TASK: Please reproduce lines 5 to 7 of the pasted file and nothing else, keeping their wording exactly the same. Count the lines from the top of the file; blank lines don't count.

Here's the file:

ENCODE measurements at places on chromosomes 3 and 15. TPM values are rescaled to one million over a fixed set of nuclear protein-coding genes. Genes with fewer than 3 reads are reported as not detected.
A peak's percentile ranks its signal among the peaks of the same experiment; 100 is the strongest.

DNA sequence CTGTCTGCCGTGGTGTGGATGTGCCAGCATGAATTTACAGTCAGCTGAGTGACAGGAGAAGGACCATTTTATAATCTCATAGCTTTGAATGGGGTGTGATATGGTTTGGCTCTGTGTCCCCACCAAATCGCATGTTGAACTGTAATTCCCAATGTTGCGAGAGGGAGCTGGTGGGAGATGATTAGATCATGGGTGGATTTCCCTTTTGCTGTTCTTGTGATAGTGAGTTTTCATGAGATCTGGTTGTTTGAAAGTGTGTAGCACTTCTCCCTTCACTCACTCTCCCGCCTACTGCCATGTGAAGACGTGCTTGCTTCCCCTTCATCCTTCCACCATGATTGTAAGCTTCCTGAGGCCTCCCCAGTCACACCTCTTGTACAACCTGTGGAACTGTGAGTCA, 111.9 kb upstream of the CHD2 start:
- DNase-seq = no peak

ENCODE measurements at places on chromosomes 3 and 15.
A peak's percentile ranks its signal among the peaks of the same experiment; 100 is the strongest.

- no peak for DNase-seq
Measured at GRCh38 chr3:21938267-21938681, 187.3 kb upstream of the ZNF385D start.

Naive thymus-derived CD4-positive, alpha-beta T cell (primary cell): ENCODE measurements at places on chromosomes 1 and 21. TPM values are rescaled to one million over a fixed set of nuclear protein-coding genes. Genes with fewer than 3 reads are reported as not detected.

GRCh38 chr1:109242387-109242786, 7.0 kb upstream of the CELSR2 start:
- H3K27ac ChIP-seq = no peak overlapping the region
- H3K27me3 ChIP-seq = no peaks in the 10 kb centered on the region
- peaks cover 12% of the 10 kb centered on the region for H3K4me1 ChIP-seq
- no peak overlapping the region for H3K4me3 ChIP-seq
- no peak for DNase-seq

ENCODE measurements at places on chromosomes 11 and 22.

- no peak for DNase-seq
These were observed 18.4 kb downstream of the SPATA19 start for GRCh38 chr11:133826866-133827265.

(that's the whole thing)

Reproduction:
ENCODE measurements at places on chromosomes 3 and 15.
A peak's percentile ranks its signal among the peaks of the same experiment; 100 is the strongest.

- no peak for DNase-seq